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The Senate just extended the September 11th Victim Compensation Fund through 2090

It’s a huge win for first responder activists who have been pushing for a permanent fund for more than a decade.

Entertainer and activist Jon Stewart, speaks at a news conference on behalf of 9/11 victims and families, Friday, July 12, 2019, at the Capitol in Washington.
AP Photo/Matthew Daly

The September 11th Victim Compensation Fund has officially been renewed — permanently.

The Senate overwhelmingly voted to extend the fund, which pays out claims for deaths and illnesses related to the 9/11 attacks, on Tuesday, 97-2. 9/11 first responders were at risk of losing coverage for their claims after December 2020. Under the bill, $10.2 billion will be authorized for the fund for the next 10 years, then additional billions until 2090, essentially covering the surviving 9/11 responders for the rest of their lives.

Despite having bipartisan support and passing overwhelmingly in the House 402-12, the road to the Senate vote wasn’t easy. Last Wednesday, Sens. Rand Paul (R-KY) and Mike Lee (R-UT) blocked unanimous passage of the bill, organized by Sen. Kirsten Gillibrand (D-NY), citing budget concerns.

A day later, however, the two reached an agreement with Senate leaders to vote on the bill in exchange for votes on two other amendments, one from Paul and the other from Lee. Paul’s amendment proposed offsetting the prices of the bill by cutting other programs. The Senate rejected Paul’s amendment 22-77. Lee’s amendment capped the bill to authorizing $10.2 billion for the fund over the next 10 years, and then an additional $10 billion after that. It was also shut down 32-66.

Before the vote, Gillibrand had emphasized the need to fully fund the bill for the sake of sick 9/11 first responders, according to the Hill.

“I understand the 72 years is a recipe for trouble, but the truth is the timing is limited for this bill because these men and women aren’t going to survive. So many of them are already sick and dying,” she said.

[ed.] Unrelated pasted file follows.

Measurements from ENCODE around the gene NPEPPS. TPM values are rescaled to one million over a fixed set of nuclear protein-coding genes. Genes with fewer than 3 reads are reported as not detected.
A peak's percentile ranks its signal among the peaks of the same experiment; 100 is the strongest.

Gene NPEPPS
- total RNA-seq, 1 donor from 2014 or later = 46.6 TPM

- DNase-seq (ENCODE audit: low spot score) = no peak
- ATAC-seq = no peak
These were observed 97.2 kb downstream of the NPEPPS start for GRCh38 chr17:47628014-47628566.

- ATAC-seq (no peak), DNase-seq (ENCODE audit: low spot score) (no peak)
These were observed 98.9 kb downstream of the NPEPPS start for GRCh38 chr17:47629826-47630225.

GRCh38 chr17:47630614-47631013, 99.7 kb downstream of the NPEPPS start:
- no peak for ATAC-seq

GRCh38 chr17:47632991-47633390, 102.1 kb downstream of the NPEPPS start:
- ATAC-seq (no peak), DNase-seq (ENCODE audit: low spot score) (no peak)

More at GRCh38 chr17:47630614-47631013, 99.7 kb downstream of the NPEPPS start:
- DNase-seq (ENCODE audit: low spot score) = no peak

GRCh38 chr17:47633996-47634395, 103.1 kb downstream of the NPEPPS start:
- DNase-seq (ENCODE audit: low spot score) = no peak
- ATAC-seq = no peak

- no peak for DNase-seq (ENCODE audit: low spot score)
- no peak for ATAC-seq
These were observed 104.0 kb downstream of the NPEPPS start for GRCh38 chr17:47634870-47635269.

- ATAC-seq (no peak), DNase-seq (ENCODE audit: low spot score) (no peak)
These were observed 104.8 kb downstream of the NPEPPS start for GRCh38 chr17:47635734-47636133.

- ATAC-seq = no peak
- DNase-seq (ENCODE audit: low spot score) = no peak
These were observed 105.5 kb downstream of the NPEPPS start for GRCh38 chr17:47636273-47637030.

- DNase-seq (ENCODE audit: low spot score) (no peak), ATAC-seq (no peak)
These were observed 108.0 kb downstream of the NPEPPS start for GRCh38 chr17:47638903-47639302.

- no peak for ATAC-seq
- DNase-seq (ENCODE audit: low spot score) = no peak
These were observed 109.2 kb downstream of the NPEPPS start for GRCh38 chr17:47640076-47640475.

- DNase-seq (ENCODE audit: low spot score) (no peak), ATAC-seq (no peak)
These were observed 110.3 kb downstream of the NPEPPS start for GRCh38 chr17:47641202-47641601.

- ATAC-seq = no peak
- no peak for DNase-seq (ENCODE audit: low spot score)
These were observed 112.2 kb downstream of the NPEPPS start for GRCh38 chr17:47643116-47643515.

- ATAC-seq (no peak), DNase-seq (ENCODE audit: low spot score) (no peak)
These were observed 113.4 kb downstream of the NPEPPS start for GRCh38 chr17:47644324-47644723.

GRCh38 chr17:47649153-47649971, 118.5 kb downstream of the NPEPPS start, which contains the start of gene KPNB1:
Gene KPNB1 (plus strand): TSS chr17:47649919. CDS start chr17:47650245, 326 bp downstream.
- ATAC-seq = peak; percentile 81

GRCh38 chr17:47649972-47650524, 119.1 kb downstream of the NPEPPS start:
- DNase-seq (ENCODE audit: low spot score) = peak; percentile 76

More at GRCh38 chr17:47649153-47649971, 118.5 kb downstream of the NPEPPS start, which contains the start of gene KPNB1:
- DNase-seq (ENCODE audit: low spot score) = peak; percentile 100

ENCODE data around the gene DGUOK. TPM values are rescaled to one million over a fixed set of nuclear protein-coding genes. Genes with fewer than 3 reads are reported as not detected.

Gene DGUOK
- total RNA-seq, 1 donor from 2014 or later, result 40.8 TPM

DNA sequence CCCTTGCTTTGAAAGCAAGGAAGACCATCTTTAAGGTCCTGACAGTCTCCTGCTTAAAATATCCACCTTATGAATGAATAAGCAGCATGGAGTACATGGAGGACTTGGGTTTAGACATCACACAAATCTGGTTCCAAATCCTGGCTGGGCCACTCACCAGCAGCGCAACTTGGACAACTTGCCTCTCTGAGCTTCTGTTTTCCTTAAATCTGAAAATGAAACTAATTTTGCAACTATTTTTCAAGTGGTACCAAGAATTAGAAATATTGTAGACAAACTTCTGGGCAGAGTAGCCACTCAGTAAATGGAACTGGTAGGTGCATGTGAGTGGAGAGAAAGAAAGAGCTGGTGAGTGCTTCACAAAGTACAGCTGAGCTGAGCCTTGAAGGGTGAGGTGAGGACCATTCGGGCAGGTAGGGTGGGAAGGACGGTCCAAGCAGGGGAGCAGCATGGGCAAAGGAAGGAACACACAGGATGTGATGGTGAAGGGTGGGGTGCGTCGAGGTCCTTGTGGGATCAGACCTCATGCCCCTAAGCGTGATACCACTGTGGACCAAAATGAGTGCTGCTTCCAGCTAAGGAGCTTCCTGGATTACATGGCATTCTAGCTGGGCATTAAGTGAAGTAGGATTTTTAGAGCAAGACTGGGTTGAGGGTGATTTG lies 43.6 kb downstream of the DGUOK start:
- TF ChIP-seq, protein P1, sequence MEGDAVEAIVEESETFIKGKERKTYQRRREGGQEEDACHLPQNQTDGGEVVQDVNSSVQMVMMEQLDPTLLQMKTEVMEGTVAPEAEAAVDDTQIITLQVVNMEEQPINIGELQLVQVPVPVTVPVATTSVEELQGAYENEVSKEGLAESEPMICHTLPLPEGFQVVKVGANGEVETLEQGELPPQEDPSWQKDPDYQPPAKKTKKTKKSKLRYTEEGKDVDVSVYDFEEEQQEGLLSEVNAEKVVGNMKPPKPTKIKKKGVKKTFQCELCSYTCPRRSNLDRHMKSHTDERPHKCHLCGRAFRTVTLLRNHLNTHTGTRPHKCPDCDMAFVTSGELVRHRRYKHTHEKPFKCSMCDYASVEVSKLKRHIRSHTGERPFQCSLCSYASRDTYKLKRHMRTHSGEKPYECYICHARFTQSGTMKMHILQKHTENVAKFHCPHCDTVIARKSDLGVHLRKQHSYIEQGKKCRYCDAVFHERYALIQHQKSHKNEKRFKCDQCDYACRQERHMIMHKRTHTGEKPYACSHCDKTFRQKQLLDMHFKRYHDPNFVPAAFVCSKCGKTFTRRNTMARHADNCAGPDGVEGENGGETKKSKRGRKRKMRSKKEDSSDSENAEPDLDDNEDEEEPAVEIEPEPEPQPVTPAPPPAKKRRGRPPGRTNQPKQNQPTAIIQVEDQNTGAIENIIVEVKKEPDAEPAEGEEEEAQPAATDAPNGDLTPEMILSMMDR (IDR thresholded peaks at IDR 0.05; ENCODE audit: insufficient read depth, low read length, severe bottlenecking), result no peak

The bill’s passing is a huge win for 9/11 first responders, who have been fighting for a permanent fund for more than a decade to address the long-term health effects of the 9/11 attacks. Out of the 70,000 people who have been enrolled in health care programs for 9/11 first responders, more than 32,000 of them have developed diseases of the respiratory or digestive tracts, and 705 have died of those diseases. Cancer has also affected almost 9,000 first responders, and 600 have died.

Most recently, Luis Alvarez — a 9/11 first responder whose emotional testimony alongside comedian Jon Stewart last month went viral — died on June 29 from cancer that was linked to his three months working at the site of the destroyed World Trade Center towers. The reauthorization bill was named after Alvarez following his death.

The fund has jumped multiple political hurdles to finally reach permanent coverage

The original September 11th Victim Compensation Fund operated from 2001 to 2004 to compensate those who suffered physical harm or the families of those who were killed due to the terrorist attacks in 2001.

But as first responders continued to fall sick and die years after the attacks, the fund was reactivated in 2011 as part of the James Zadroga 9/11 Health and Compensation Act of 2010. First responders with an illness that stemmed from their work during the aftermath of the 9/11 attacks could receive compensation. The act was named after NYPD officer James Zadroga, who developed a respiratory disease after weeks of contact with the toxic chemicals around the attack site and died in 2006. At the time, $4.2 billion was set aside for survivors and required reauthorization in 2015.

The renewal, however, became a political fight as Republican lawmakers were accused of using the fund as leverage at the negotiation table. After intense pressure from activists — including Stewart, who has long been an advocate for 9/11 first responders — the fund was finally extended for another five years through a last-minute spending deal.

Despite the extension, however, the fund had been struggling: By early this year, $5 billion of the $7.3 billion fund had been paid out to 21,000 claimants, with more than 190,000 additional claims to address, according to NPR. In an effort to make ends meet, significant reductions in awards ⁠— 70 percent less for claims made after February 2, 2019 ⁠— were announced in February.

The newly approved Senate bill will alleviate these financial pressures of the fund and ensure that first responders will be compensated for their service to the country.